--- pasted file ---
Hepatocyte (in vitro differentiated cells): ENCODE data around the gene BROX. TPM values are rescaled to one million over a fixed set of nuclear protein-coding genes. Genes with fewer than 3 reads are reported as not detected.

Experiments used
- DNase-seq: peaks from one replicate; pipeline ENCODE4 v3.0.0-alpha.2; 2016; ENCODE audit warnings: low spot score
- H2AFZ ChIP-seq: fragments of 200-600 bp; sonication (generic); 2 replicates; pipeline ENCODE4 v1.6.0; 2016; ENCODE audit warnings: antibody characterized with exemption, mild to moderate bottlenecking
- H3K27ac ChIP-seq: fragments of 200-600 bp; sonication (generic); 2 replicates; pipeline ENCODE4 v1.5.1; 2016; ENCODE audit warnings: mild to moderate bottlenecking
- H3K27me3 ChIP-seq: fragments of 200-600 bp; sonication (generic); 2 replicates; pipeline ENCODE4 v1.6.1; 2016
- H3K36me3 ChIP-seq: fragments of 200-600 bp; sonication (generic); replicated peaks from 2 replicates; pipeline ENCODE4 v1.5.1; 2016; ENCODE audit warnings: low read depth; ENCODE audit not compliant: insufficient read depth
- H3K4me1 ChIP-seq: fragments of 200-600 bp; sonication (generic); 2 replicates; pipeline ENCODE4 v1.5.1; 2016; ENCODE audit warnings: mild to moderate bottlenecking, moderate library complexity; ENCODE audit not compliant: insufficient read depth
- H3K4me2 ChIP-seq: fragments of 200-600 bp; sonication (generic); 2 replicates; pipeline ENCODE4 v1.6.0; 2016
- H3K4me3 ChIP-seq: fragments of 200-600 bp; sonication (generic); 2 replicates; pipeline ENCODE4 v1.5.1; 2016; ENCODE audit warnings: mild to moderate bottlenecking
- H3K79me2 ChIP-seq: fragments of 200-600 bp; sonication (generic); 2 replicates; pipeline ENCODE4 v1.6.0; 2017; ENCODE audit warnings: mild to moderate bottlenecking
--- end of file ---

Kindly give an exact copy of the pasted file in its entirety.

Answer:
Hepatocyte (in vitro differentiated cells): ENCODE data around the gene BROX. TPM values are rescaled to one million over a fixed set of nuclear protein-coding genes. Genes with fewer than 3 reads are reported as not detected.

Experiments used
- DNase-seq: peaks from one replicate; pipeline ENCODE4 v3.0.0-alpha.2; 2016; ENCODE audit warnings: low spot score
- H2AFZ ChIP-seq: fragments of 200-600 bp; sonication (generic); 2 replicates; pipeline ENCODE4 v1.6.0; 2016; ENCODE audit warnings: antibody characterized with exemption, mild to moderate bottlenecking
- H3K27ac ChIP-seq: fragments of 200-600 bp; sonication (generic); 2 replicates; pipeline ENCODE4 v1.5.1; 2016; ENCODE audit warnings: mild to moderate bottlenecking
- H3K27me3 ChIP-seq: fragments of 200-600 bp; sonication (generic); 2 replicates; pipeline ENCODE4 v1.6.1; 2016
- H3K36me3 ChIP-seq: fragments of 200-600 bp; sonication (generic); replicated peaks from 2 replicates; pipeline ENCODE4 v1.5.1; 2016; ENCODE audit warnings: low read depth; ENCODE audit not compliant: insufficient read depth
- H3K4me1 ChIP-seq: fragments of 200-600 bp; sonication (generic); 2 replicates; pipeline ENCODE4 v1.5.1; 2016; ENCODE audit warnings: mild to moderate bottlenecking, moderate library complexity; ENCODE audit not compliant: insufficient read depth
- H3K4me2 ChIP-seq: fragments of 200-600 bp; sonication (generic); 2 replicates; pipeline ENCODE4 v1.6.0; 2016
- H3K4me3 ChIP-seq: fragments of 200-600 bp; sonication (generic); 2 replicates; pipeline ENCODE4 v1.5.1; 2016; ENCODE audit warnings: mild to moderate bottlenecking
- H3K79me2 ChIP-seq: fragments of 200-600 bp; sonication (generic); 2 replicates; pipeline ENCODE4 v1.6.0; 2017; ENCODE audit warnings: mild to moderate bottlenecking